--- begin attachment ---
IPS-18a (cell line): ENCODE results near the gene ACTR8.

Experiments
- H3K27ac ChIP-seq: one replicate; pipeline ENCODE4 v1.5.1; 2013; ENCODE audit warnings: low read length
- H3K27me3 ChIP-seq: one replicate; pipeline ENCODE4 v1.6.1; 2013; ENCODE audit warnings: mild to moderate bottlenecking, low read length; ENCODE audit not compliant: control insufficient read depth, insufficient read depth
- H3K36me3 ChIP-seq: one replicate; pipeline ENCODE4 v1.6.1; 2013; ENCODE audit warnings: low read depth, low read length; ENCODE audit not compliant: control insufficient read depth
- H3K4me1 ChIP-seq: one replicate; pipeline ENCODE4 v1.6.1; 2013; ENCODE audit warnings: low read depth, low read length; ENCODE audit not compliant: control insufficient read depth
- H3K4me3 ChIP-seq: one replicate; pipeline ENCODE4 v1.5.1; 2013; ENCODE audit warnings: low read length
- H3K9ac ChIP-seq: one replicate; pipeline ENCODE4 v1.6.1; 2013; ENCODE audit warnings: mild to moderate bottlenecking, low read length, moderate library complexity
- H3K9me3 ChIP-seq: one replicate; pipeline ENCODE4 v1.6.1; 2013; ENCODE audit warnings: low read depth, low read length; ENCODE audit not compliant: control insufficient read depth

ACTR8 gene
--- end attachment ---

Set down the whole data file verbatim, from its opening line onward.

IPS-18a (cell line): ENCODE results near the gene ACTR8.

Experiments
- H3K27ac ChIP-seq: one replicate; pipeline ENCODE4 v1.5.1; 2013; ENCODE audit warnings: low read length
- H3K27me3 ChIP-seq: one replicate; pipeline ENCODE4 v1.6.1; 2013; ENCODE audit warnings: mild to moderate bottlenecking, low read length; ENCODE audit not compliant: control insufficient read depth, insufficient read depth
- H3K36me3 ChIP-seq: one replicate; pipeline ENCODE4 v1.6.1; 2013; ENCODE audit warnings: low read depth, low read length; ENCODE audit not compliant: control insufficient read depth
- H3K4me1 ChIP-seq: one replicate; pipeline ENCODE4 v1.6.1; 2013; ENCODE audit warnings: low read depth, low read length; ENCODE audit not compliant: control insufficient read depth
- H3K4me3 ChIP-seq: one replicate; pipeline ENCODE4 v1.5.1; 2013; ENCODE audit warnings: low read length
- H3K9ac ChIP-seq: one replicate; pipeline ENCODE4 v1.6.1; 2013; ENCODE audit warnings: mild to moderate bottlenecking, low read length, moderate library complexity
- H3K9me3 ChIP-seq: one replicate; pipeline ENCODE4 v1.6.1; 2013; ENCODE audit warnings: low read depth, low read length; ENCODE audit not compliant: control insufficient read depth

ACTR8 gene